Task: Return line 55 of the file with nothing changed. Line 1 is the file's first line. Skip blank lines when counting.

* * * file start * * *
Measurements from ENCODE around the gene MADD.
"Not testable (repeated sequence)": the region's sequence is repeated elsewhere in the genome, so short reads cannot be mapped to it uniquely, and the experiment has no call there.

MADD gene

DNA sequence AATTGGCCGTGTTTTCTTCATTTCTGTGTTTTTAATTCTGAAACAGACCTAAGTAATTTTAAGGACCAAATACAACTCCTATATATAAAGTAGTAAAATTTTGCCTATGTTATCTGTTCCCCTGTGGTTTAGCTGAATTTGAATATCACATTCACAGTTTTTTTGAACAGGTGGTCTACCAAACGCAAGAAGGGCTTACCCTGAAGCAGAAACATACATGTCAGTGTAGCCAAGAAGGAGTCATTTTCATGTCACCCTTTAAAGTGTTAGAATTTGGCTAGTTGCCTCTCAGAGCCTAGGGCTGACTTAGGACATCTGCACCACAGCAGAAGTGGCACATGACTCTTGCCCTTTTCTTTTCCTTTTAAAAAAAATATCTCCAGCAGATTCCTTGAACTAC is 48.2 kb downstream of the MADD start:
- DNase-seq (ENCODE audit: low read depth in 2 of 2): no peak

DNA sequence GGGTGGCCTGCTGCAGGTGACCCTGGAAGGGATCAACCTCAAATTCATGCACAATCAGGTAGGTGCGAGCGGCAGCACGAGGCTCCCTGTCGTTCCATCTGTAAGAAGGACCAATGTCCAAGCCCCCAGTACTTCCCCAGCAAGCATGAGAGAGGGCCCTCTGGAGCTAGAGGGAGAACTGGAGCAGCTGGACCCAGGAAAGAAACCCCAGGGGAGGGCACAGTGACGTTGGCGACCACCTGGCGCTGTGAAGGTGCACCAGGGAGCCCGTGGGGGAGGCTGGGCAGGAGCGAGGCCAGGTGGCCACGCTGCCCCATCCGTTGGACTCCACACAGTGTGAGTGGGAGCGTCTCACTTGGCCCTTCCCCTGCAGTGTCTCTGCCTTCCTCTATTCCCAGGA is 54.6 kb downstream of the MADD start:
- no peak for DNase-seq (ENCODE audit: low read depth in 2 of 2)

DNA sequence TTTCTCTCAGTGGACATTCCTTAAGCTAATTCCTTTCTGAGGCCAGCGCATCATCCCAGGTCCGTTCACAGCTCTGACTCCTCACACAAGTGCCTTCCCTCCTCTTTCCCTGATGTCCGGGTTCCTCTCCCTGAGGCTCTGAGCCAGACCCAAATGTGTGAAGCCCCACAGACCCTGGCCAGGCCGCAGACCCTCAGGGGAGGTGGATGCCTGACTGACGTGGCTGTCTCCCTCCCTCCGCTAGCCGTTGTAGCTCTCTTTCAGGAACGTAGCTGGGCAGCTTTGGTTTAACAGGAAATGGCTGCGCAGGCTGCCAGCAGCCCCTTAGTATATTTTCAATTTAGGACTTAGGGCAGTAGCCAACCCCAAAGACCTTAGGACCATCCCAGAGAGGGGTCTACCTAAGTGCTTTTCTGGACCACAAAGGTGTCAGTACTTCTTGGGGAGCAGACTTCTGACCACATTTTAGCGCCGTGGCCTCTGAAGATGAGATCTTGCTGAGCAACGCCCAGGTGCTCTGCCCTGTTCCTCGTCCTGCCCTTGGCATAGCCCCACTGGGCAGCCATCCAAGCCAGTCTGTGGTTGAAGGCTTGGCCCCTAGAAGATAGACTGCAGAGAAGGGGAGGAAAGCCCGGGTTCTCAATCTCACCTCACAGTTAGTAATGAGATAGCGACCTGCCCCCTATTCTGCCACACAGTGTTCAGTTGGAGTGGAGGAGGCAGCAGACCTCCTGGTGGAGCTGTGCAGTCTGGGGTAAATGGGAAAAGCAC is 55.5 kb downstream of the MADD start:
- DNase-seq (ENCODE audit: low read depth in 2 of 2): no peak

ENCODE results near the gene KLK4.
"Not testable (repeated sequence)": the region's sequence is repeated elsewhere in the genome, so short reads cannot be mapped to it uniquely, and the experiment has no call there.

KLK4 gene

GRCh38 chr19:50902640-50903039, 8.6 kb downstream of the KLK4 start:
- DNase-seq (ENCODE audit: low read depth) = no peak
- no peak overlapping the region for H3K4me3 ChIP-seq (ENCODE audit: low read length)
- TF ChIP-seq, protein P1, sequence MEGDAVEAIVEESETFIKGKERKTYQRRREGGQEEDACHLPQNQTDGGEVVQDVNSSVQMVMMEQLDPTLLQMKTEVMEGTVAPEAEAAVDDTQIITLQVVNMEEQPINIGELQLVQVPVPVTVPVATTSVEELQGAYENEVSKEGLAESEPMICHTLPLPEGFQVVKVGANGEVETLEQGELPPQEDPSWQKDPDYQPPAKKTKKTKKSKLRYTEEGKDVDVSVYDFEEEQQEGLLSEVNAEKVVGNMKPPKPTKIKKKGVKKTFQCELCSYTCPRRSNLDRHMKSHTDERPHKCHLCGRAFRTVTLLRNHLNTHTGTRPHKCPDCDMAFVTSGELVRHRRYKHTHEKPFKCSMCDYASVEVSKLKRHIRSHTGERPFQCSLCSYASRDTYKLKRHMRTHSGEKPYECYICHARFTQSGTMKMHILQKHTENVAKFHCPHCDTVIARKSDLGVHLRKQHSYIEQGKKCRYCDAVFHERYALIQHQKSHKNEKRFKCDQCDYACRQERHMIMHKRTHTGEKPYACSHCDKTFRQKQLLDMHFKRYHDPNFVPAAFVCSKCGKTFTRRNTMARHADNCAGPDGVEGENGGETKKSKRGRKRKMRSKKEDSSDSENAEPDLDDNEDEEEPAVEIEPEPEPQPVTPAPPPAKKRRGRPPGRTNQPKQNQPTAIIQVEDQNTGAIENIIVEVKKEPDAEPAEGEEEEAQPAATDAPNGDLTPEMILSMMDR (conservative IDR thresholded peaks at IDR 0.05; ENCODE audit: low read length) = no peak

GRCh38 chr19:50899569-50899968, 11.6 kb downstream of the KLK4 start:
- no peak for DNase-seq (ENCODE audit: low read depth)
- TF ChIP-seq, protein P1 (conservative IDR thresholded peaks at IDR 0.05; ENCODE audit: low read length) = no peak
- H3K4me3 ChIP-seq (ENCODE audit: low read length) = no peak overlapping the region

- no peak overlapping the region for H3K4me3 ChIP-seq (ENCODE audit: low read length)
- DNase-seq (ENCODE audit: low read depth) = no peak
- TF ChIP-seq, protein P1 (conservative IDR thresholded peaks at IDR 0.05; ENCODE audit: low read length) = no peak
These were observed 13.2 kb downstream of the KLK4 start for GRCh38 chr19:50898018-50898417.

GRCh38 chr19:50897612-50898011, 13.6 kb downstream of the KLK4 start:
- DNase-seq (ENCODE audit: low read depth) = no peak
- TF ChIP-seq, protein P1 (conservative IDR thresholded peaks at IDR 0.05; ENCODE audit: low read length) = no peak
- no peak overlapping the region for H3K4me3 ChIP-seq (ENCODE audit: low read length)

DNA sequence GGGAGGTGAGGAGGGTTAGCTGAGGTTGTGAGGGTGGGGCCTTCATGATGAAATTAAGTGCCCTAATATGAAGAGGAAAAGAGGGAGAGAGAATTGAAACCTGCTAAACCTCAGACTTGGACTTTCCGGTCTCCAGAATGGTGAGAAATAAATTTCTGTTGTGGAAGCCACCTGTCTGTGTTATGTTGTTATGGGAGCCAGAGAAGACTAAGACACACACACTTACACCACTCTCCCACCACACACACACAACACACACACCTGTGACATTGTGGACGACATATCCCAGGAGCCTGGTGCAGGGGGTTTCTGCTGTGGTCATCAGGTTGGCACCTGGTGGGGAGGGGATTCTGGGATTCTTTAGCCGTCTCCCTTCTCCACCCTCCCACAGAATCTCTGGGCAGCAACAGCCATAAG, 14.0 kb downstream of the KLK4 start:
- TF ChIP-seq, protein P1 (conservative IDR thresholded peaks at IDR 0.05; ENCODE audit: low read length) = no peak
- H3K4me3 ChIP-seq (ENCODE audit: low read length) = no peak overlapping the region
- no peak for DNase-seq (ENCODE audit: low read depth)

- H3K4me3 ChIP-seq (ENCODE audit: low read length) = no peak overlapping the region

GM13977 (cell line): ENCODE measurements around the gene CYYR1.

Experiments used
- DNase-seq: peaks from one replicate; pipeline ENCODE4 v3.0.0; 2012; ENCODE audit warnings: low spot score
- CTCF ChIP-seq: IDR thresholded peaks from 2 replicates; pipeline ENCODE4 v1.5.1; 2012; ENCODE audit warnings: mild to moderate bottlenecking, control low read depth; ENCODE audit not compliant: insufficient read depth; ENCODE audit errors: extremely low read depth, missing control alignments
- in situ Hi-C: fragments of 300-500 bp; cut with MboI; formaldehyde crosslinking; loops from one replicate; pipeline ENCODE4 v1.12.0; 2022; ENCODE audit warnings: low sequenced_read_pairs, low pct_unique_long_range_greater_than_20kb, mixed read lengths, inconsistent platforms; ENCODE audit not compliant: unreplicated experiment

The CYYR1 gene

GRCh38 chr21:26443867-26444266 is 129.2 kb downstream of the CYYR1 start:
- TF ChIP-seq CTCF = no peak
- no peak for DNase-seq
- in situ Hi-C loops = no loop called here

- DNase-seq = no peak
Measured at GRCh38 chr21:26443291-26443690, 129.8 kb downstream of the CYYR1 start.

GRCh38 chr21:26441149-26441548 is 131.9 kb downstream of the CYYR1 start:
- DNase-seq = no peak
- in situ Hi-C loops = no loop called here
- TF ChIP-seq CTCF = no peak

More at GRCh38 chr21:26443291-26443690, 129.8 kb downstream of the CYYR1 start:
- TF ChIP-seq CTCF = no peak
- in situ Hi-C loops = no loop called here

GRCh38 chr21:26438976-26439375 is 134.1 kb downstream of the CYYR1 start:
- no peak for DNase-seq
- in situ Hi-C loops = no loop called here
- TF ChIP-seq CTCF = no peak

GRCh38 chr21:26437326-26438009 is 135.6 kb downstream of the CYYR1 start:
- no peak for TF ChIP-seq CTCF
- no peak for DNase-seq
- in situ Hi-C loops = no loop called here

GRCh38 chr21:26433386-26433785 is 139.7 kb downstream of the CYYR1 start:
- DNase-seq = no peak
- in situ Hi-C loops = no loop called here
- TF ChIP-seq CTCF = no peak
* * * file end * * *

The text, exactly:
- in situ Hi-C loops = no loop called here